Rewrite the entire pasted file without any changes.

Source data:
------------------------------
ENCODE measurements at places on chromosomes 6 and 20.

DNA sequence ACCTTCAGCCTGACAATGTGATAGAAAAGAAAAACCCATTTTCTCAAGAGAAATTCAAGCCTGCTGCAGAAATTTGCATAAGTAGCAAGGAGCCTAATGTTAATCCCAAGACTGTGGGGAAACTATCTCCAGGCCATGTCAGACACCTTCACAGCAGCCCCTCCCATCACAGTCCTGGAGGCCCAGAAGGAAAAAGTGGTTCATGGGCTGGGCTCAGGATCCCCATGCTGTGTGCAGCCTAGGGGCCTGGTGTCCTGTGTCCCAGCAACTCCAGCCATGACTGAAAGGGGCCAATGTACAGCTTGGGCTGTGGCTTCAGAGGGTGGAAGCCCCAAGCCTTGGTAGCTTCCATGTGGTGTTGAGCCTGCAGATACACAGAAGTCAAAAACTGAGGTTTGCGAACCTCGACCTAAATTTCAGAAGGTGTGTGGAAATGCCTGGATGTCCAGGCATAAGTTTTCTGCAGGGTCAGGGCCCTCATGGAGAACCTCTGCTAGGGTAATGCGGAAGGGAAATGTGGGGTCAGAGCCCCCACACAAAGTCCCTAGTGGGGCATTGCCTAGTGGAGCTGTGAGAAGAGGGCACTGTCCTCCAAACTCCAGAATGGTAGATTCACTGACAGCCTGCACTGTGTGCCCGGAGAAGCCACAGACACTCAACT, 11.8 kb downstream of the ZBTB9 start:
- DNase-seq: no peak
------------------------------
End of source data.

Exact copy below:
ENCODE measurements at places on chromosomes 6 and 20.

DNA sequence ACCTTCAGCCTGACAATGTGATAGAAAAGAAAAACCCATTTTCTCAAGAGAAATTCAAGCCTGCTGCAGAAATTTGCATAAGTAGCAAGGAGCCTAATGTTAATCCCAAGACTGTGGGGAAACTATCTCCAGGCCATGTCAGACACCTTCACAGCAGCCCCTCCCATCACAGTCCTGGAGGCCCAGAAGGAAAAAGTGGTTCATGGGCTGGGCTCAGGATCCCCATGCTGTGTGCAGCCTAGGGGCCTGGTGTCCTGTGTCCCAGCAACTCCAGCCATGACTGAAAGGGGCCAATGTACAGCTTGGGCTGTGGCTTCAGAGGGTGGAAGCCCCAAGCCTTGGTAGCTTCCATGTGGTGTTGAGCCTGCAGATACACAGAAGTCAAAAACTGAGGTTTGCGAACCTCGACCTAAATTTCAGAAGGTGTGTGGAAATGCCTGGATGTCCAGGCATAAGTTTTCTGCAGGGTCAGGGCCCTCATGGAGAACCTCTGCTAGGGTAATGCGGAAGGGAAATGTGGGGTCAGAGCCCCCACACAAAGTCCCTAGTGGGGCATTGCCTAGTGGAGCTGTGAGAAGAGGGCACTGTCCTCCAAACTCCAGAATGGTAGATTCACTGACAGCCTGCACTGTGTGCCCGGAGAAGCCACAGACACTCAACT, 11.8 kb downstream of the ZBTB9 start:
- DNase-seq: no peak